Bringing the family together...what could be more important? The people who I look up to most in my faith are my mother and the pastor who was at my church when I was growing up. He was and is a wonderful spiritual mentor and teacher to many, and I call him a dear friend. As a youth struggling with balancing my priorities and letting stress take over my life, he would always remind me, "There's three things that matter: your relationship with God, who you love, and who loves you." It's as simple as that. Has my life been reflecting these priorities lately? Um, that would be a big fat no. That is why I am on this journey to become a more faithful child of God, a more loving wife, a better mom, a more caring friend, and a more humble servant to the people in this world. Going along with that, one of the goals that I mentioned in my last post is to bring my little family together by making family meals important in our home. For the past few weeks, starting about one week before I started this blog, my family of three started sitting down together at the kitchen table to eat dinner. What has transpired in the last few short weeks has amazed me.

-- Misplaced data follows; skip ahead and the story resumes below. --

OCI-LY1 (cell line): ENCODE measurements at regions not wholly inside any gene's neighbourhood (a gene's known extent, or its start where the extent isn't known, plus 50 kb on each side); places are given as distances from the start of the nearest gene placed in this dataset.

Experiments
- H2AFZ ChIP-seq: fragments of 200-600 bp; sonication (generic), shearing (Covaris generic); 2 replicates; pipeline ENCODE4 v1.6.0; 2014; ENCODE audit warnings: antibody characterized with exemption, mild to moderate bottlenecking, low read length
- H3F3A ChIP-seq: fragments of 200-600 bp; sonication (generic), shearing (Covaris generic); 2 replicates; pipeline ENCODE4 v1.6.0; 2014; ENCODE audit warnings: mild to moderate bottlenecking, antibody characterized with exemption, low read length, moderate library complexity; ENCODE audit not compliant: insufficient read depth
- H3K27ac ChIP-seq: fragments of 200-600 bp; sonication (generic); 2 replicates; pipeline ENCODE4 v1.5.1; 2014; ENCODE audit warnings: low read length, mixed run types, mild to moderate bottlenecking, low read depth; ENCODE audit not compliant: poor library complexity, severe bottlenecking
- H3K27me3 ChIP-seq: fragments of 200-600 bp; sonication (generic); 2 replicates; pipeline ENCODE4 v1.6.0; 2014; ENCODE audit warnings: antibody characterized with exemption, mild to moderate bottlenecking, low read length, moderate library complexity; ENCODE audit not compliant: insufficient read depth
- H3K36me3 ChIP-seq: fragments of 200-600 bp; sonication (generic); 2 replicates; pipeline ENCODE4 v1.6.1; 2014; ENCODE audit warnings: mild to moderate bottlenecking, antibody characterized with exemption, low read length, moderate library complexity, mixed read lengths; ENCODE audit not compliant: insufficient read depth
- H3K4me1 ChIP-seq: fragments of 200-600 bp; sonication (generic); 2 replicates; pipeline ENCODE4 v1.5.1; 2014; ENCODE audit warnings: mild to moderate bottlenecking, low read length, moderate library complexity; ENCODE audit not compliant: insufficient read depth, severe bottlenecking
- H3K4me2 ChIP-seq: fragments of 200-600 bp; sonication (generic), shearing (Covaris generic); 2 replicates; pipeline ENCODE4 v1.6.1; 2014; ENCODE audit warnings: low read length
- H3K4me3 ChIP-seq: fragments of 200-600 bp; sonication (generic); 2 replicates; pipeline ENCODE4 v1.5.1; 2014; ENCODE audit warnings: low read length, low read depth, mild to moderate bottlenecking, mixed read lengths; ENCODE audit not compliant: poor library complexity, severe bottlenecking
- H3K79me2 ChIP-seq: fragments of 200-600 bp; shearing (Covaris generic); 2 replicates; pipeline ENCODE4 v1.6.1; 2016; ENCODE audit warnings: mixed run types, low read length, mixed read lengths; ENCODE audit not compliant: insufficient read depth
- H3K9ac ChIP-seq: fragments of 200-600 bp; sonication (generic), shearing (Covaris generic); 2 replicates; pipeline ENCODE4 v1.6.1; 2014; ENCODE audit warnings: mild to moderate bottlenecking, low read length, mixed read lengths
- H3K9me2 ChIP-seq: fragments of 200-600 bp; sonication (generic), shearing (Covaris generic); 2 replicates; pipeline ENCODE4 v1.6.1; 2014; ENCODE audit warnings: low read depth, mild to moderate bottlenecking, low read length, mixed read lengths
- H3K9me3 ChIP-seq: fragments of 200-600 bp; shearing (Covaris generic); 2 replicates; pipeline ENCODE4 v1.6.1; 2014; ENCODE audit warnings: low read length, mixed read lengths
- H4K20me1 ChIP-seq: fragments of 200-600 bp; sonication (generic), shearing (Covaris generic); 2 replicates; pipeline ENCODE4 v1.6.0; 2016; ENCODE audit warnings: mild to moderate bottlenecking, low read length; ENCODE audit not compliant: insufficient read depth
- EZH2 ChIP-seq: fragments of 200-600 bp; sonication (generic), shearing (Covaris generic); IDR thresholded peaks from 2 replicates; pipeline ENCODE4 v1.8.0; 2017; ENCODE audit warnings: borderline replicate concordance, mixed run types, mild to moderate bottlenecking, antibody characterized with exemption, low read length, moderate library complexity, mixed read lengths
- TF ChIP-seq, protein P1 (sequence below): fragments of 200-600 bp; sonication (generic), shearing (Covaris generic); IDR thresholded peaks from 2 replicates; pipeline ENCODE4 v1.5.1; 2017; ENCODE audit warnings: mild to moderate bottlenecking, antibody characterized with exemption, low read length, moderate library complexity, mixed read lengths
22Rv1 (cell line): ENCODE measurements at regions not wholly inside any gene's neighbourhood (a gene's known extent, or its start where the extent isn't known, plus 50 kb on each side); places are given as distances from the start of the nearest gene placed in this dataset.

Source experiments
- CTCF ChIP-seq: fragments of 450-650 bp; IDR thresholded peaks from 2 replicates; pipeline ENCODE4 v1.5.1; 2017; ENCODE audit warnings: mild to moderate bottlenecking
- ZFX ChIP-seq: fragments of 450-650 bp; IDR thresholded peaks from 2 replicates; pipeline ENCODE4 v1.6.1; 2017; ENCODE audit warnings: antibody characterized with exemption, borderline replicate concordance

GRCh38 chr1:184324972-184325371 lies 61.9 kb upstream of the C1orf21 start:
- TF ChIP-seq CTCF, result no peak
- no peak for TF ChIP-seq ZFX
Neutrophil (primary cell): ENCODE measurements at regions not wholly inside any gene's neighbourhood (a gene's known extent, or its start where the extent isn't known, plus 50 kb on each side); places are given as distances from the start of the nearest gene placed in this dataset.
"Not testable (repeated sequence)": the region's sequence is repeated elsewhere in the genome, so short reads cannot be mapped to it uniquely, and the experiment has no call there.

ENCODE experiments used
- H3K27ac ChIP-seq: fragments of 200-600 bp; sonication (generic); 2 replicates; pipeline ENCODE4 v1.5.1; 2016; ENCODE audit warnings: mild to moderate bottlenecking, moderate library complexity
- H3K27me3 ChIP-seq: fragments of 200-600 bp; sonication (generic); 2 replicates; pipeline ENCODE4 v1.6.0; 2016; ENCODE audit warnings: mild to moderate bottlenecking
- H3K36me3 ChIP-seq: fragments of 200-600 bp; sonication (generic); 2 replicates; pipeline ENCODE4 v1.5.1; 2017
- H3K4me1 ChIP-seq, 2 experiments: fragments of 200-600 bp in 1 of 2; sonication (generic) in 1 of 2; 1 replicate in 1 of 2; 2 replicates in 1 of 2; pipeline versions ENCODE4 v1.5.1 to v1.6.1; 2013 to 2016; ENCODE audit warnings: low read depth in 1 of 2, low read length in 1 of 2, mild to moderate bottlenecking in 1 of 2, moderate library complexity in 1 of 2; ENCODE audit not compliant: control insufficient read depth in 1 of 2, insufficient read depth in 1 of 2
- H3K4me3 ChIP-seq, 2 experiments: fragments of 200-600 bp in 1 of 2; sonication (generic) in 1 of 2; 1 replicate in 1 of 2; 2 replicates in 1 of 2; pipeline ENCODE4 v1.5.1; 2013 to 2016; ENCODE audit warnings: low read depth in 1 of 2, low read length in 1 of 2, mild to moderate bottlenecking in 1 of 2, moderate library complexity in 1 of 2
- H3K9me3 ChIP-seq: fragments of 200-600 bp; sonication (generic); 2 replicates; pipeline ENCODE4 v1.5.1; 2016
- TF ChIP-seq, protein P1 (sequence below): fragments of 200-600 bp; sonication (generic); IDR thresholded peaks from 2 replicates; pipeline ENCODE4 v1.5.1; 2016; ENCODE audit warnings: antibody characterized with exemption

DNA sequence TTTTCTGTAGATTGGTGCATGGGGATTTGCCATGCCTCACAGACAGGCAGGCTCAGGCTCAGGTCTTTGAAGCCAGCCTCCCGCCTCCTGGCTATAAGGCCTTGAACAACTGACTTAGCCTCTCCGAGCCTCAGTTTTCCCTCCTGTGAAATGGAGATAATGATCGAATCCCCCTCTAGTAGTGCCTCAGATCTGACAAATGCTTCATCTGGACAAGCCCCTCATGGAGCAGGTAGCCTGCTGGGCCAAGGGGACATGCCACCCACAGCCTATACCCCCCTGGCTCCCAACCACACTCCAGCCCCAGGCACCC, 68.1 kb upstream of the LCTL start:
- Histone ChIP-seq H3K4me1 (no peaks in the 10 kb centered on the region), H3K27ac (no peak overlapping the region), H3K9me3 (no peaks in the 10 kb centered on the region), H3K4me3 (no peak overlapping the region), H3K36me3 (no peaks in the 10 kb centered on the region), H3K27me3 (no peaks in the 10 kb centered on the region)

Before starting on this journey, I'm embarrassed to say that I hardly ever sat down with my two and a half year old to eat. While he was eating breakfast, he would sit in his high chair watching a t.v. show we had DVR-ed off of Nick Jr. or PBS Kids, and I would be working in the kitchen or sipping my coffee on the couch near the kitchen. When he would finish, I would clean him up, let him down to play with his toys, fix my own breakfast, and then sit down in the living room to eat so that I could be in the same room as him. Lunch looked similar. He would eat his lunch, and I would work in the kitchen or the adjoining laundry room, or I would sit on the couch. After I would put him down for a nap, I would eat my own lunch. Dinner would be more of the same. While he ate, I would either be cooking a separate dinner for my husband and I, I would be working in the kitchen, or I would be relaxing on the couch. Another t.v. show would be on for him while he ate. Once he went to bed, my husband and I would then sit down to eat our dinner--usually in front of the t.v. in the living room. Now don't get me wrong, I'm not saying that I think watching t.v is bad. The shows that my son likes are educational, fun, and age-appropriate. Watching t.v. with my husband is something that we love to do together once our son goes to bed. We pause our shows and talk with one another, laugh, etc. We don't just sit starring at the television., isolated from one another. It's something we do with one another. But, involving t.v. during mealtimes was a mistake for us. It may work for other families, but for our particular family, it was making matters worse. The t.v. on made each meal last 45 minutes to an hour, which meant that my son was watching at least three hours of t.v. a day--waaaaaaaaaay to much for his little impressionable, developing brain. My son's mischievous behavior during meal times was escalating each week as well. Throwing his milk cup on the floor, putting food on the table, dropping food on the floor on purpose, using his outside voice, being obstinate and strong-willed, and refusing to eat certain foods became commonplace. I dreaded mealtimes because I knew it would be a battle each time.